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The Treasure of Tradition: Studying the Seridei Eish with Scholar Marc Shapiro

On May 3rd, 2023,  the Zahava and Moshael Straus Center for Torah and Western Thought, in partnership with the Jay and Jeanie Schottenstein Honors Program, hosted Dr. Marc B. Shapiro, renowned scholar of Jewish history, theology, philosophy and Jewish literature. Dr. Shapiro, who holds the Harry and Jeanette Weinberg Chair in Judaic Studies at the University of Scranton, spoke to students on the subject of his book Between the Yeshiva World and Modern Orthodoxy: The Life and Works of Rabbi Jehiel Jacob Weinberg (2002), a National Jewish Book Award finalist.

Yehiel Yakov Weinberg Rabbi Yechiel Yaakov Weinberg

Dr. Shapiro considered the life and works of Rabbi Jehiel Jacob Weinberg (1884–1966), last Rosh Yeshiva of the famous Hildesheimer Seminar in Berlin (one of the precursors to Yeshiva University; 1873-1938) and author of numerous responsa which after the Holocaust were published as the Seridei Eish, the Remnants from the Fire (1961-1966). One of Rabbi Weinberg’s lesser-known works is Lifrakim, a collection of essays on mussar and aggadah, which in some editions includes an essay on faith that presents a surprisingly sympathetic portrayal of the Hebrew novelist Micha Josef Berdyczewski (1865-1921).

Micha Josef Berdyczewski Micha Josef Berdyczewski

Berdyczewski, like most other Hebrew novelists of his time, was critical of traditional Jewish belief and practice. However, whereas other authors vehemently opposed the Jewish tradition itself as antiquated and completely irrelevant to modern life, Berdyczewski treasured the Rabbinic literary tradition and sought to transmute it into the foundation of an academically oriented secular-Jewish culture. Precisely because Berdyczewski cherished tradition, Orthodox leaders considered him all the more insidious and polemicized strongly against his works. Dr. Shapiro explained that Rabbi Weinberg appreciated the Hebrew novelists. He was especially grateful for their revitalization of the Hebrew language, and felt that Berdyczewski in particular offered something unique, something that Orthodox Jews should internalize.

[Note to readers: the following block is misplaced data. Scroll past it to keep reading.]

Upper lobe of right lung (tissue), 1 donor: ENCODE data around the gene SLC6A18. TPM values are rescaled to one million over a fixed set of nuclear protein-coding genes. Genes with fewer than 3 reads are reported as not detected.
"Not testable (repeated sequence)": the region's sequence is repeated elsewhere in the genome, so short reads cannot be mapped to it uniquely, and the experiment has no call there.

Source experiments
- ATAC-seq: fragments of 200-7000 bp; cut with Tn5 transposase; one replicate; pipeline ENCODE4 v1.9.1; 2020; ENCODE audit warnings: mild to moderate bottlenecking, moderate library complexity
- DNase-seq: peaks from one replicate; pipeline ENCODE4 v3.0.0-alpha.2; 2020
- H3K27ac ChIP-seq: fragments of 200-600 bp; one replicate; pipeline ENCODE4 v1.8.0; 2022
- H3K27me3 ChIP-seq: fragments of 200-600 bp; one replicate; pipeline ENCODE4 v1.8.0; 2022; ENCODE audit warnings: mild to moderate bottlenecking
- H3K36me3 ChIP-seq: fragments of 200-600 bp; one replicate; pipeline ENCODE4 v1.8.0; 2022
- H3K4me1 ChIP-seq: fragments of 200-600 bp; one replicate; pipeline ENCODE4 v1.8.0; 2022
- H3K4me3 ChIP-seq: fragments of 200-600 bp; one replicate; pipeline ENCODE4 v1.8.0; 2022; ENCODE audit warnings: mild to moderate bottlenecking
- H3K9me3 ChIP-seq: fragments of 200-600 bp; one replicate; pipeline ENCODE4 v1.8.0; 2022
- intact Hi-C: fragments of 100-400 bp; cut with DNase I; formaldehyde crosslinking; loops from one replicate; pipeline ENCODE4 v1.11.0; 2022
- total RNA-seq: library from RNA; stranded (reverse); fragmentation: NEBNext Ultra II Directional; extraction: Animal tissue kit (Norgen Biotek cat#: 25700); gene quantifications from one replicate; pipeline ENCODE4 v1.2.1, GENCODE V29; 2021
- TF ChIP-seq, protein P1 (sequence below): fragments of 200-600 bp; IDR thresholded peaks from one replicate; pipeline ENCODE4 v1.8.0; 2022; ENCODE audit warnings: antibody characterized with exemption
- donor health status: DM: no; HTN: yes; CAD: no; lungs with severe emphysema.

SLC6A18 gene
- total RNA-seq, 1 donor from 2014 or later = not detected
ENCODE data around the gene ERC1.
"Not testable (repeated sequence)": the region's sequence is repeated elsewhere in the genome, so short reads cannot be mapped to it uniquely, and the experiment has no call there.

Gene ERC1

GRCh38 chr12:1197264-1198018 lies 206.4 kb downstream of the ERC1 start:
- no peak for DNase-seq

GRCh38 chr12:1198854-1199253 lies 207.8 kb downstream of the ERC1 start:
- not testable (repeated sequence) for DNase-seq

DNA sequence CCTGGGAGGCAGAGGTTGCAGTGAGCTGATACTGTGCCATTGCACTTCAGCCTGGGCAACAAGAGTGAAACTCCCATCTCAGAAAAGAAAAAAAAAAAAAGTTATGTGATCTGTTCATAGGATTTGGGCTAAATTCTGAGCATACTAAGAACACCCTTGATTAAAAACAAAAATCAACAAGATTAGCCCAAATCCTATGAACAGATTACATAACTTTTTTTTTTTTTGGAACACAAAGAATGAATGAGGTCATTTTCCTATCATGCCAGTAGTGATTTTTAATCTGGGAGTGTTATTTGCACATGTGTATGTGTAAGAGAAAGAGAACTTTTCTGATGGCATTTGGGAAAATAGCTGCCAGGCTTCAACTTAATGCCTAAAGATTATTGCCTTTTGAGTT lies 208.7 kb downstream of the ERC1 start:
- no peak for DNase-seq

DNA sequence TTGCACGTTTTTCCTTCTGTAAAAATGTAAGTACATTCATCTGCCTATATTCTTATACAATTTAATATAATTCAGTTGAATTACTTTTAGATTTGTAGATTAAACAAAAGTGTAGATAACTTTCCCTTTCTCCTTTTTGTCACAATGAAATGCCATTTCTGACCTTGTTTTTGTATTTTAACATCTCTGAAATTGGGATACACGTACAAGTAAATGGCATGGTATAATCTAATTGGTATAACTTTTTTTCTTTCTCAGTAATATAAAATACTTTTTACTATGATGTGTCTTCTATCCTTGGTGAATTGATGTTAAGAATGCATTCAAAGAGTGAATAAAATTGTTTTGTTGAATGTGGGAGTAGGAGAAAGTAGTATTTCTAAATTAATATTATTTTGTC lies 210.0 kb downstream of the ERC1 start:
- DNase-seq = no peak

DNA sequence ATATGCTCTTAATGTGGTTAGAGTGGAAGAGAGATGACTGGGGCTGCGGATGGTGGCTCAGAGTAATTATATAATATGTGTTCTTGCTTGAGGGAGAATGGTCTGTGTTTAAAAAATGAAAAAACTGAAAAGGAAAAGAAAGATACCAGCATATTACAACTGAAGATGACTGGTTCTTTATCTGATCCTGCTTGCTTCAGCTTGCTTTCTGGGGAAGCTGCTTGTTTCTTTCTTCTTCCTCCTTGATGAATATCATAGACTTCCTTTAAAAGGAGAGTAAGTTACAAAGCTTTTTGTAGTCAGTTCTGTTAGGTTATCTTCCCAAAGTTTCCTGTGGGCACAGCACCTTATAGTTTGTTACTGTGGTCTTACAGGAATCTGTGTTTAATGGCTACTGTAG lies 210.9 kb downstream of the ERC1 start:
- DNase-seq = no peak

In Weinberg’s essay which first appeared in the journal Jeschurun (1914-1930), the Seridei Eish asserts that Berdyczewski is so compelling because his heresy was not propped up by dry academic arguments or motivated by base desire, rather Berdyczewski’s heresy was a “pure” heresy that arouse from the same spiritual yearnings that give rise to pure Jewish belief. In other words, Berdyczewski’s heresy was the result of his own grappling with Jewish tradition, theodicy, and nature. Berdyczewski arrived at his heresy by meditating on divinity, which is more than can be said for many Orthodox Jews who blithely express belief in God and the Torah without ever struggling with the meaning and basis of that belief. “For [Rabbi Weinberg],” Dr. Shapiro explained. “These questions of belief are supposed to keep us up at night.” Dr. Shapiro demonstrated parallel ideas expressed by Rabbi Dr. Joseph B. Soloveitchik in Halakhic Man (1989), and even in the works of the British philosopher/Christian apologist G. K. Chesterton. In Orthodoxy (1909), Chesterton wrote: “People have fallen into a foolish habit of speaking of orthodoxy as something heavy, humdrum, and safe. There never was anything so perilous or so exciting as orthodoxy.”

This seminar was the latest in a series of programs sponsored or co-sponsored by the Straus Center and the Schottenstein Honors Program. Recent events have included a conversation with the Jerusalem Post’s Zvika Klein, a debate between Tablet’s Liel Leibovitz and YU’s own Rabbi Daniel Feldman, a lunch seminar with Adam Kirsch of The Wall Street Journal, a philosophical discussion with Dr. Ronen Shoval of The Tikvah Fund, a book talk with Dr. Gil Troy of McGill University, a foray into Jewish philosophy with Dr. Daniel Rynhold, Dean of  Bernard Revel Graduate School of Jewish Studies.